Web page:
[ii] Department of Foreign Affairs and Trade, “Korean-Australian Free Trade Agreement” @ recovered on December 14

[iii] Department of Foreign Affairs and Trade, “Trans-Pacific Partnership Agreement negotiations,” @ recovered in December 14

[iv] John Kerin and John Kehoe, “Robb says public will see TPP deal before it’s signed,” Australian Financial Review, December 11

[v] Dennis Shanahan and Patricia Karvelas, “Labor to pursue bilateral FTAs,” The Australian, August 13 2008

[vi] Alan Kohler, “WTO deal in Bali keeps Doha round alive,” The Australian, December 10

[vii] “The World Trade Organisation: Unaccustomed victory,” The Economist, December 14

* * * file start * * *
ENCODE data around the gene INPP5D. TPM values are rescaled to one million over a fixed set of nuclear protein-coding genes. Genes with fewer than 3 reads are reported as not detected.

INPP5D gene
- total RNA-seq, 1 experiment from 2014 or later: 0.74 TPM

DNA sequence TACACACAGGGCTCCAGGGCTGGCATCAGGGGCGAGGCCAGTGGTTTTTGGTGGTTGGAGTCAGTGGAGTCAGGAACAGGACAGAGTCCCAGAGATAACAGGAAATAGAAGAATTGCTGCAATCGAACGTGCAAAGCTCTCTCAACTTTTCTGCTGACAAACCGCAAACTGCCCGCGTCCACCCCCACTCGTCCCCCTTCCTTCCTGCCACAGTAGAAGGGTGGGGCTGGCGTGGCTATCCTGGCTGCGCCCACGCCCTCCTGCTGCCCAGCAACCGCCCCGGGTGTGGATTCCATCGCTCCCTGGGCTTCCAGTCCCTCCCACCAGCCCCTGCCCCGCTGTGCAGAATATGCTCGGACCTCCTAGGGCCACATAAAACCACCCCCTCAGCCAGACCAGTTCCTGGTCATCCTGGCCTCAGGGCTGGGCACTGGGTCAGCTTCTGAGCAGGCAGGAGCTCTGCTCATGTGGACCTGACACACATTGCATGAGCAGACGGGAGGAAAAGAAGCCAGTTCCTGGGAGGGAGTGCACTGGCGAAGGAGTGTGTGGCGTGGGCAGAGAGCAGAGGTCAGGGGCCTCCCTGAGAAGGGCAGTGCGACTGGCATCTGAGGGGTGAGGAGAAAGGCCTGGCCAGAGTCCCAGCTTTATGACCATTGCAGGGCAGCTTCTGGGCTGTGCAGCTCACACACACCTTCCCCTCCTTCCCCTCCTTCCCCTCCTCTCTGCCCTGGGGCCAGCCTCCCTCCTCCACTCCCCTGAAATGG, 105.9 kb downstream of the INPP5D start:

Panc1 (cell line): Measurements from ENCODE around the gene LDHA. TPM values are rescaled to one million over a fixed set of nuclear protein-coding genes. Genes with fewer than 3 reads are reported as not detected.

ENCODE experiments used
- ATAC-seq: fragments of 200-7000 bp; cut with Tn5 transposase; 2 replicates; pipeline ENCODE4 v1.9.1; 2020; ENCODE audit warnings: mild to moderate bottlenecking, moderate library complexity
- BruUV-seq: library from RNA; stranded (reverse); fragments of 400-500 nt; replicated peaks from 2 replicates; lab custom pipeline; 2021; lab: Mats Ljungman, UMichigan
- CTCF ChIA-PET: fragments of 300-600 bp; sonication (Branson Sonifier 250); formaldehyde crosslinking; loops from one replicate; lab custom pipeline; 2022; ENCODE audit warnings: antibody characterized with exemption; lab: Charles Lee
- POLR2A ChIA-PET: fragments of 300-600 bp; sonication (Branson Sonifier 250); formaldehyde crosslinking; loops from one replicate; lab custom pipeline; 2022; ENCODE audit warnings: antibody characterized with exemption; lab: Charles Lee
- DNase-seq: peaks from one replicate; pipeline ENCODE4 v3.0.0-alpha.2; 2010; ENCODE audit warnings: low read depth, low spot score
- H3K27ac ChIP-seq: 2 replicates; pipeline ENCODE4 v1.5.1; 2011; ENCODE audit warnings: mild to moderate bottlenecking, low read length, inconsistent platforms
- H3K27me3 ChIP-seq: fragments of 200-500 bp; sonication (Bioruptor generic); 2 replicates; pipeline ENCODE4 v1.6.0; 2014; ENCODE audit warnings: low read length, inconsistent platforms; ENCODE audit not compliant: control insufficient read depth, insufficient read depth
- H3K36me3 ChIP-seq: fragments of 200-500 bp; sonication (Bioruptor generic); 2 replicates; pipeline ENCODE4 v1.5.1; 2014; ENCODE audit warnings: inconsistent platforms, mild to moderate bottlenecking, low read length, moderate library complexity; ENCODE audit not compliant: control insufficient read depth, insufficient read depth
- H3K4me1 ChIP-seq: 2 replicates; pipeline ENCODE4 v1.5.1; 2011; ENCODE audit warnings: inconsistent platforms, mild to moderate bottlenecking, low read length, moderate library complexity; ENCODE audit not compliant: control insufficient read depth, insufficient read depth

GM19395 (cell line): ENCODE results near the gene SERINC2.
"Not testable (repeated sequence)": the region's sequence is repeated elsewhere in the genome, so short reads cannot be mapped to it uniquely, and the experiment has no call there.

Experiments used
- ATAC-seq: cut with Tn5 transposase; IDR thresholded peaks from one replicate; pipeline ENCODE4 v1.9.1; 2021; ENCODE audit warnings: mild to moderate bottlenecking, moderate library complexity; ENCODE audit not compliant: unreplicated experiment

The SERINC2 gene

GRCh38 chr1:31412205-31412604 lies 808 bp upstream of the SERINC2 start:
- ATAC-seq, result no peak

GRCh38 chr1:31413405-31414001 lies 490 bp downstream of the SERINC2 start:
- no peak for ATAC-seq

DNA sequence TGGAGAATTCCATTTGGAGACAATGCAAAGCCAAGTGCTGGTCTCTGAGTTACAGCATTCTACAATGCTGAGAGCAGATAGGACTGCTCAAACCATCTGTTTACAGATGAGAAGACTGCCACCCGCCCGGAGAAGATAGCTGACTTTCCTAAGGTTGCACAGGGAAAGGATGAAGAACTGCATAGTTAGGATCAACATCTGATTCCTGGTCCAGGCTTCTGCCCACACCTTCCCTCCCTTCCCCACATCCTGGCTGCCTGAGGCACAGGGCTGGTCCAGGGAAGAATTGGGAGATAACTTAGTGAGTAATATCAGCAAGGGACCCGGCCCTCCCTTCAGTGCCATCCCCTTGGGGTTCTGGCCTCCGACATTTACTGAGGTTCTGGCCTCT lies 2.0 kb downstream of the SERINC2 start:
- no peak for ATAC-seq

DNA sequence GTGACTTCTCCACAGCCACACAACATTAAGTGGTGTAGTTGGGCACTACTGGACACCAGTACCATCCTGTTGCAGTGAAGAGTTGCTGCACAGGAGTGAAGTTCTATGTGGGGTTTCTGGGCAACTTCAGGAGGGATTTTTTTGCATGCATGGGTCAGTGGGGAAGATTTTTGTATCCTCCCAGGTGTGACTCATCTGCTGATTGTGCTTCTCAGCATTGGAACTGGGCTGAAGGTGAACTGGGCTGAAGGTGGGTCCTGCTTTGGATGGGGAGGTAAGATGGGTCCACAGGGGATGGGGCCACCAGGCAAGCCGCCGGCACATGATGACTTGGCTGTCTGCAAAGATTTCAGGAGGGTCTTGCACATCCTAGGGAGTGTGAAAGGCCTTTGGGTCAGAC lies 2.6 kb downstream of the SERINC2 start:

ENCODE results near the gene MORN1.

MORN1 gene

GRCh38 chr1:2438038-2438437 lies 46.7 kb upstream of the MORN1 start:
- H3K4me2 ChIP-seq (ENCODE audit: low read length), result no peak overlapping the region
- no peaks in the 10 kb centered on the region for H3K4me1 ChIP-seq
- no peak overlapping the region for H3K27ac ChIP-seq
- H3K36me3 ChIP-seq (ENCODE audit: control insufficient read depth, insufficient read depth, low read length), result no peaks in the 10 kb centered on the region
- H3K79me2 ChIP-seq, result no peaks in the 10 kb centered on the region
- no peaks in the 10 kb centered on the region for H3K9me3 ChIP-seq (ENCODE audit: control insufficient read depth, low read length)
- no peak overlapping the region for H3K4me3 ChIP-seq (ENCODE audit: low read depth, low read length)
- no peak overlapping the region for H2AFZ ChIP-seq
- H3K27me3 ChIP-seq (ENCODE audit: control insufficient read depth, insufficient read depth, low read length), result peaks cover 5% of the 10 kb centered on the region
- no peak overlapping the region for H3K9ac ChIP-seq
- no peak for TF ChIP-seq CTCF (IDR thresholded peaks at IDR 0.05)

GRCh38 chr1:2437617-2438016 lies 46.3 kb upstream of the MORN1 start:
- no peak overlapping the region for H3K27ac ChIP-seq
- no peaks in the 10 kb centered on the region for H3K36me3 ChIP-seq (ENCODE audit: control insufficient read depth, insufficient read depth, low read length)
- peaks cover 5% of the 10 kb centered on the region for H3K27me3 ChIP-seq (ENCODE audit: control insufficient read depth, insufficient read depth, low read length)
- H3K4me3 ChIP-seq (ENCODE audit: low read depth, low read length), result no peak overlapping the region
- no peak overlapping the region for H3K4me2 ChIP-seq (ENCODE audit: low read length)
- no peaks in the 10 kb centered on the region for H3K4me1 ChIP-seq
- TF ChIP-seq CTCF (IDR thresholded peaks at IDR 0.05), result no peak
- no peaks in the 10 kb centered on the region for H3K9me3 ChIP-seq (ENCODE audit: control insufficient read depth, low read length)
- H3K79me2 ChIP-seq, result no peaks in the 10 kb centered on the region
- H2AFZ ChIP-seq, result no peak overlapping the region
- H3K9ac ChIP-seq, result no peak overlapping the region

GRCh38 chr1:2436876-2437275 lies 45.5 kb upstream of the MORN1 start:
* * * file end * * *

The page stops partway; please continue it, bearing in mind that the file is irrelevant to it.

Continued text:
[viii] Jeffrey Wilson “Multilateral, regional, bilateral: which agreement is best? The Conversation, November 15 @ recovered on December 14

[ix] John Quiggin, “Lessons from the Australia-US Free Trade Agreement,” Inside Story, November 22 2010, @ recovered on December 14

[x] Peter Martin, “Australia ‘fails’ anti-tobacco bid,” Sydney Morning Herald, December 12

[xi] Brigitte Tenni, “US concessions don’t give trans-Pacific partners access to drugs,” The Conversation, December 6 @ recovered on December 14

[xii] Philip Dorling, “Australians may pay the price in Trans-Pacific Partnership free trade agreement,” Sydney Morning Herald, November 14

[xiii] Greg Earl, “Trade deal battle producers results,” Australian Financial Review, December 11